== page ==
# SOME PRACTICAL CONSIDERATIONS FOR FEED EVALUATION USING THE GAS METHOD

After 16 h (for concentrate feeds) and 24 h (for roughage samples) of incubation (The termination of the incubation should be at the time at which the efficiency of microbial production is maximum, which is difficult to ascertain under normal feed evaluation experiments for a large number of feeds. An approach that could be applied is running of 200 mg sample for the kinetic experiment and calculating the time (t/2) at which the gas production is half of the potential gas production. The time ‘t/2’ is near to the time at which the efficiency of microbial production is the maximum. This means that one has to run a kinetic experiment before determination of truly degraded organic matter and microbial protein using purines or 15N approaches. The time 16 h for concentrate feeds and 24 h for roughages might be a good compromise for routine feed evaluation), measure:

Organic matter weighed into the syringe

=(375 x DM in percentage/100)) minus (375 x (DM in percentage/100) x (Ash in percentage/100)).

Or (375 x DM in percentage/100) (1 – Ash in percentage/100)

Let this value be ‘c’.

Percent organic matter degradability is (a-b)100/c.

b) For most conventional feed resources (not the tannin-containing feeds and starch-rich feed ingredients), microbial mass production can be estimated at the time of termination of the incubation. Please note that this approach should not be applied for the initial hours of incubation (earlier than 16 h).

mg microbial mass production = ((a-b) – 2.2 x net gas in ml)); (a-b) is in mg and 2.2 is the stoichiometric factor.

Efficiency of microbial mass production = ((a-b) – 2.2 x net gas in ml)/(a-b)

c) Calculation of Partitioning Factor (PF). PF is a measure of efficiency of microbial mass production or efficiency of microbial protein production. Higher the factor, higher is the efficiency.

PF = (mg truly degraded organic matter)/ml gas

Or

PF = c – (a-b) in mg truly degraded organic matter divided by ml gas produced in that particular syringe for which ‘c – (a-b)’ has been calculated. This value is the PF.

The theoretical range for PF is 2.74 to 4.41. Any value above or below this range should be critically evaluated. For tannin-rich samples, the PF is normally above 4.41. The higher PF (for example 7.2) would mean that 7.2 mg of the truly degraded organic matter produce one ml of the gas. The high values for tannin-rich feeds appear to be due to the solubilization of tannins from the feeds during fermentation, contributing to the dry matter loss but without contributing to the gas, and inhibition of gas production from cell solubles by tannins through inhibition of rumen fermentation (cell solubles will also contribute to dry matter loss). The presence of tannin-protein complexes in the truly undegraded residue and hence underestimation of the truly degraded organic matter also contribute to the errors in the PF, but the presence of these complexes in the truly undegraded will lower the PF. The PF, which is obtained for the tannin-containing sample is the net effect of solubilization of the feed components during fermentation but not contributing to the gas production and the presence of tannin-protein complexes in the truly undegraded residue.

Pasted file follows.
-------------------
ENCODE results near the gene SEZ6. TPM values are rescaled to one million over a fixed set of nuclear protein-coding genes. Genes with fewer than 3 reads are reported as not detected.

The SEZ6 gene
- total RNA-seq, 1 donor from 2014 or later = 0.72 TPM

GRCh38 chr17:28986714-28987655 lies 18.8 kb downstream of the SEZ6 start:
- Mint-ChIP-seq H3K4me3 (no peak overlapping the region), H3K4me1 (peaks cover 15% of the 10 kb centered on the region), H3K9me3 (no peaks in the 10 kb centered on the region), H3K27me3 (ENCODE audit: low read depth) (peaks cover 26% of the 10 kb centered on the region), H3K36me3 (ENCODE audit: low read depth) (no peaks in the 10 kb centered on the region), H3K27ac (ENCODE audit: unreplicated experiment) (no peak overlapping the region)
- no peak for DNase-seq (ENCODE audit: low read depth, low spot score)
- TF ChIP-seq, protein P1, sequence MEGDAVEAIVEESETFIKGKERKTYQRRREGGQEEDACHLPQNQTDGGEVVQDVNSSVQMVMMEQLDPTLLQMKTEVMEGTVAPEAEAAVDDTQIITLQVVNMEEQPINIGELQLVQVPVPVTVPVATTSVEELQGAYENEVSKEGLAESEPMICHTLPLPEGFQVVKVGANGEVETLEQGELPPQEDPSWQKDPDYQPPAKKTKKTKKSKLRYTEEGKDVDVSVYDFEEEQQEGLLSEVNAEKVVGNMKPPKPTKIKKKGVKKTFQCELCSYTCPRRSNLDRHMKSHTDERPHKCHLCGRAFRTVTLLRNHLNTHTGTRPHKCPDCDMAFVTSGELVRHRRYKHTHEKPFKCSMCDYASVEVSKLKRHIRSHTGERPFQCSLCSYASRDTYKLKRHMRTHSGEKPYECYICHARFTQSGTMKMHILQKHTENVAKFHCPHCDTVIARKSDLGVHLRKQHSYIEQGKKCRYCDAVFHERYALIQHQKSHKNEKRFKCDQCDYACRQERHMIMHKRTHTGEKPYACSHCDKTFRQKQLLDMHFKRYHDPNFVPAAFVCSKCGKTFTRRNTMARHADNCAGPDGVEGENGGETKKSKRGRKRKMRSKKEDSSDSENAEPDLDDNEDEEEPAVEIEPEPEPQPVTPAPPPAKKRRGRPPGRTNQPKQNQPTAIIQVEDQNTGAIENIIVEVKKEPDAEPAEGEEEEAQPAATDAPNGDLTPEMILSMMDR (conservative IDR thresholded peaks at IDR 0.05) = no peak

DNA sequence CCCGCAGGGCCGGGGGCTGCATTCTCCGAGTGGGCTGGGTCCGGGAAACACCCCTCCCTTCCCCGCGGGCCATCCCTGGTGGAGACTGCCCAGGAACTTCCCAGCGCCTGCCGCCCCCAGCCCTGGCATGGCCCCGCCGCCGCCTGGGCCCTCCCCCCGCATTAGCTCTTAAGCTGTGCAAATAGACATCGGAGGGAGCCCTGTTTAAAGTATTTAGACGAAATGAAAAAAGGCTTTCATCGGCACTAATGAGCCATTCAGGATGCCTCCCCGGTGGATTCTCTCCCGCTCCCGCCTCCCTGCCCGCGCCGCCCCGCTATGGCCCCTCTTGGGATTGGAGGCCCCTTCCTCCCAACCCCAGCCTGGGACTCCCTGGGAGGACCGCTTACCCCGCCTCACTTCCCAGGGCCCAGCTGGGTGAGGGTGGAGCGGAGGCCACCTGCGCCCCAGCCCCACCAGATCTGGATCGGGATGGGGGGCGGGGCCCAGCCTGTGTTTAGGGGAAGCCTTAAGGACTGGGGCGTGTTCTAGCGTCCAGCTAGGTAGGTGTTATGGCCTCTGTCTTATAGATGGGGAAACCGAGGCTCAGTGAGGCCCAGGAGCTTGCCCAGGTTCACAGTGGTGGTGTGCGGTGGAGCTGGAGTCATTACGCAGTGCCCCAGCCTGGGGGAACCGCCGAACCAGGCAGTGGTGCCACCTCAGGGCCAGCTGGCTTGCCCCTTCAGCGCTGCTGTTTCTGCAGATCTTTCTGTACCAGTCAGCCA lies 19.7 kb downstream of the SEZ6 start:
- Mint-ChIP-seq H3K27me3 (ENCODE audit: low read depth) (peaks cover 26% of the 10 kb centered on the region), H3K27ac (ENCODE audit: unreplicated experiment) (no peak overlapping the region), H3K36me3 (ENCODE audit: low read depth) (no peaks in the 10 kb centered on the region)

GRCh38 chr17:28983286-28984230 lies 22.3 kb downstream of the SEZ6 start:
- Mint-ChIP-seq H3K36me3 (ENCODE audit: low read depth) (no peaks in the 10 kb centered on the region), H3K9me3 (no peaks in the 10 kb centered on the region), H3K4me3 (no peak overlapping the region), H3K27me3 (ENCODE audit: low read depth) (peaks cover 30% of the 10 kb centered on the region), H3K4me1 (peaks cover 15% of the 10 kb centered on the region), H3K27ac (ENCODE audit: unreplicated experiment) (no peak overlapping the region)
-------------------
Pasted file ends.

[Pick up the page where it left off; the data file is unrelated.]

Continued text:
d) For tannin-containing feeds, the syringe contents are not digested after incubation with the neutral detergent solution (see above) to determine truly undegraded organic matter. Instead, the syringe contents are taken to the determination of purines and/or 15N incorporation studies.

Efficiency of microbial mass production can be expressed as: mg net purines in syringe divided by ml of net gas production (both these values need to be corrected for the blanks).

Or as:

mg (or microgram) of 15N in apparently undegraded residue/ml of net gas production (both these values need to be corrected for the blanks).

If need be, purine amount can be converted to microbial-N by taking rumen fluid sample, centrifuging it at approx. 17,000 g to obtain microbial pellet, washing it once with distilled water and recentrifuging, and lyophilising it. In a weighed lyophilised pellet, purines can be determined by HPLC or using a spectrophotometeric method after precipitation of purine with silver nitrate. Using this purine to microbial mass ratio, the purine can be converted into microbial mass. If there is a need to convert purine to microbial-N, a portion of the same lyophilised pellet can be subjected to the determination of N using micro-Kjeldahl method or by converting N in the pellet to ammonia and determination of ammonia using sodium nitroprusside and hypochlorite reaction (Makkar and Becker, 1999).